Barnes & Noble yesterday announced the launch of an eBookstore. Customers will be able to buy eBooks and read them on a range of platforms, including the iPhone and iPod touch, BlackBerry smartphones, as well as most Windows and Mac laptops or full-sized desktop computers.
Visitors to the Barnes & Noble Web site will be allowed to download an upgraded version of the eReader application, which was part of the company’s Fictionwise acquisition earlier this year. This eBook application supports both wireless and wired access to the new Barnes & Noble eBookstore.
In addition, Barnes & Noble announced that it will be the exclusive eBookstore provider on the forthcoming Plastic Logic eReader device, which will be released sometime in 2010. The move would appear to put the book retailer in direct competition with Amazon.com and its Kindle eReader. The Kindle currently sells for $299 after a recent price drop. There was no word on pricing for the Plastic Logic device.
Barnes & Noble said customers will have access to over 700,000 titles, with hundred of thousands available at $9.99. The company expects that its selection will increase to well over 1 million titles within the next year.
Sarah Rotman Epps, media research analyst for Forrester Research, applauds Barnes & Noble’s decision to enter the digital book market, but she doesn’t think the company will be stealing market share from Amazon anytime soon.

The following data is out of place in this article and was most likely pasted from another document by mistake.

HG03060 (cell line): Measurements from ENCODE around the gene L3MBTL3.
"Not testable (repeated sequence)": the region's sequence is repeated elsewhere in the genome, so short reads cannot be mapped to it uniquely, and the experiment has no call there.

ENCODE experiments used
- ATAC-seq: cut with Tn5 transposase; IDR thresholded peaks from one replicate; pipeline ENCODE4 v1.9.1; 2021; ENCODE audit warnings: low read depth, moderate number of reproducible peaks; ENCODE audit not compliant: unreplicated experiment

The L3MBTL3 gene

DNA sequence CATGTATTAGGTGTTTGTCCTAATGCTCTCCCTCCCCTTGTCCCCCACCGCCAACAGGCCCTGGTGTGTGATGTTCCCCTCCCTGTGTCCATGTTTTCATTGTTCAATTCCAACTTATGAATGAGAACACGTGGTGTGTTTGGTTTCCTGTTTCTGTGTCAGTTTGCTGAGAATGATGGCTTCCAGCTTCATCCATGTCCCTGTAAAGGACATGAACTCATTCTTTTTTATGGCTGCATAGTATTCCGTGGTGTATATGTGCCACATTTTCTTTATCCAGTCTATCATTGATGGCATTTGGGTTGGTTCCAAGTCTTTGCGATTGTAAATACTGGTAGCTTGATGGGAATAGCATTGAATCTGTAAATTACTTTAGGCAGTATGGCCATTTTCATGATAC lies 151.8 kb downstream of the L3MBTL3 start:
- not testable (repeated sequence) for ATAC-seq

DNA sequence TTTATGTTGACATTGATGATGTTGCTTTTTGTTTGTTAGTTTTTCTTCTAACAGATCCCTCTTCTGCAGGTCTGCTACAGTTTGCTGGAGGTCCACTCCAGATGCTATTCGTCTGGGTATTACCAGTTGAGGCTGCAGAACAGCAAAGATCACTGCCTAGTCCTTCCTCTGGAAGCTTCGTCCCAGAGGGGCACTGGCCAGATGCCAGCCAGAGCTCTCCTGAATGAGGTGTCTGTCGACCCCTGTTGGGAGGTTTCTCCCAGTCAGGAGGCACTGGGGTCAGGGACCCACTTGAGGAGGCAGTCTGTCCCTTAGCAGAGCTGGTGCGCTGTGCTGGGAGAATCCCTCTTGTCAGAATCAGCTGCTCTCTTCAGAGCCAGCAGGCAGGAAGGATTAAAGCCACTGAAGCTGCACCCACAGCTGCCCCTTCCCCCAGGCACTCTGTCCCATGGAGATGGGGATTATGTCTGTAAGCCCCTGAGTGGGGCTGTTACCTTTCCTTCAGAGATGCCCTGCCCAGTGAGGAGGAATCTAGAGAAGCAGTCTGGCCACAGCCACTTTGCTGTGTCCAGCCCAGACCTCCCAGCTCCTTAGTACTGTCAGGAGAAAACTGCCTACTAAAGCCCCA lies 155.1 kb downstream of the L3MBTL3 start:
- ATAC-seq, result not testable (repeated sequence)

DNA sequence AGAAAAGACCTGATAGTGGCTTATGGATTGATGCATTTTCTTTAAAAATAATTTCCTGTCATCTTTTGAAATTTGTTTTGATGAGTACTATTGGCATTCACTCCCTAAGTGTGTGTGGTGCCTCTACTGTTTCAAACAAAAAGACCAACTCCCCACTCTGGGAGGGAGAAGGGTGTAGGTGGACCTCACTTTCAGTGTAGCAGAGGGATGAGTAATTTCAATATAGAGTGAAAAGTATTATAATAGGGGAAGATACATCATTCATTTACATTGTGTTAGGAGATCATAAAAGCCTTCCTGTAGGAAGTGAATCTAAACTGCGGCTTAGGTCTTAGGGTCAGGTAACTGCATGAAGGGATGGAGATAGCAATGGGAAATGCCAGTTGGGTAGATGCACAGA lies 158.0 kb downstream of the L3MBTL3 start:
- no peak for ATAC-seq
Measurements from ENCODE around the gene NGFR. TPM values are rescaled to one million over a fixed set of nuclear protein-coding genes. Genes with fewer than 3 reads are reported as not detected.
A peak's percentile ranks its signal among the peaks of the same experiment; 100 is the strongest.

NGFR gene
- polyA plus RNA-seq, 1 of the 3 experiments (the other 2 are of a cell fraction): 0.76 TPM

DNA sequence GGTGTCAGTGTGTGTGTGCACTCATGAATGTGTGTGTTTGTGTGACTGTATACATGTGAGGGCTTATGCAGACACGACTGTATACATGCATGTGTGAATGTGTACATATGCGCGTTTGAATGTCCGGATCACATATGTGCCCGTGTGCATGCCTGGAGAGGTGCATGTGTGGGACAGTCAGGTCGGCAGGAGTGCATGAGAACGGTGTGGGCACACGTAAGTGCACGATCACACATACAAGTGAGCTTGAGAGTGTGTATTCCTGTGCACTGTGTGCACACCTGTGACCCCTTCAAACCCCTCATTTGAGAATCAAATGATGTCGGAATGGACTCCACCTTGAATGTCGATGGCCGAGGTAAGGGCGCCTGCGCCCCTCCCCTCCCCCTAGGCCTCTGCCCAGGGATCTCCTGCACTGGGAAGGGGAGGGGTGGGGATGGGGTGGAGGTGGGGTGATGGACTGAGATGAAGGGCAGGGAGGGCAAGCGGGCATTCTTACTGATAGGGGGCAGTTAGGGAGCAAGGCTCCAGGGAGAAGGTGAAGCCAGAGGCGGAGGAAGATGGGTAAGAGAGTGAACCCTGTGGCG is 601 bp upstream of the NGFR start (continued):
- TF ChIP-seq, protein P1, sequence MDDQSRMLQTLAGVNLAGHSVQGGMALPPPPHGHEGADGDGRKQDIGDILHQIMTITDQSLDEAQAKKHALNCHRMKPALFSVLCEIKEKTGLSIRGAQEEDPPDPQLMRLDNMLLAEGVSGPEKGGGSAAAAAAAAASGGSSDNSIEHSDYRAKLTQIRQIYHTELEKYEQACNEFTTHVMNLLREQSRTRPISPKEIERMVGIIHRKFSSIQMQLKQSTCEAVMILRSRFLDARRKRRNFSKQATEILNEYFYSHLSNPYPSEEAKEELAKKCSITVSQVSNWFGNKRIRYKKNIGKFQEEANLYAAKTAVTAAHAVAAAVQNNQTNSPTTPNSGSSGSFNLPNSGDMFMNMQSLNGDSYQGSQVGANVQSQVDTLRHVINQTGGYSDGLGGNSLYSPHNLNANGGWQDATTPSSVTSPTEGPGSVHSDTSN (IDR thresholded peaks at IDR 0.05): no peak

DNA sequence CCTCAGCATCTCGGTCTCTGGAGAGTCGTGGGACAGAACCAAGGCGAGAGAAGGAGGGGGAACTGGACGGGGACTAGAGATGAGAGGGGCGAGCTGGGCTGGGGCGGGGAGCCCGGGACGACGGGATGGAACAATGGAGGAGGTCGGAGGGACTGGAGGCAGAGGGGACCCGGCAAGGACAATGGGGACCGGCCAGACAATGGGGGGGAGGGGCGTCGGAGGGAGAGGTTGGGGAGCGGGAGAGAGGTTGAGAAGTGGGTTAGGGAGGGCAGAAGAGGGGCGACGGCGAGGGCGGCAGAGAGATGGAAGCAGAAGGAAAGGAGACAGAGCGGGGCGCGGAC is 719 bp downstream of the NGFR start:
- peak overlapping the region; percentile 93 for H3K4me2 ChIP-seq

“Barnes & Noble will be matching the Amazon price point. It’s not radically different from Amazon’s model. They won’t be stealing share from Amazon,” she says.
However, Epps notes a different strategy for the new entrant to the market. “Barnes & Noble potentially has its own unique customer base and they’re taking a more diffuse approach. You can use the device that you already have, download your books right to that device and read it there.”
Epps was optimistic about the potential for the forthcoming Plastic Logic device, but notes that the challenges presented by the device’s new display technology are many.
“The biggest difference between the Plastic Logic device and the Kindle DX is that the Kindle and other eReaders on the market have a glass display, which makes them fragile. If you drop your Kindle, it’s likely to break. There isn’t a lot of give to the device. Plastic Logic’s innovation is a flexible display, it’s essentially plastic electronics, and it’s a totally new technology which is why they’ve had to build their own factory.”
“So this differentiation both makes their product unique but has introduced extraordinary challenges. Right now, they’re saying it will be out in first quarter 2010, but that release date has been pushed back a number of times already,” Epps says.
The Kindle gets its wireless connection from Sprint. Neither Plastic Logic or Barnes & Noble has yet released a partner for its wireless connection.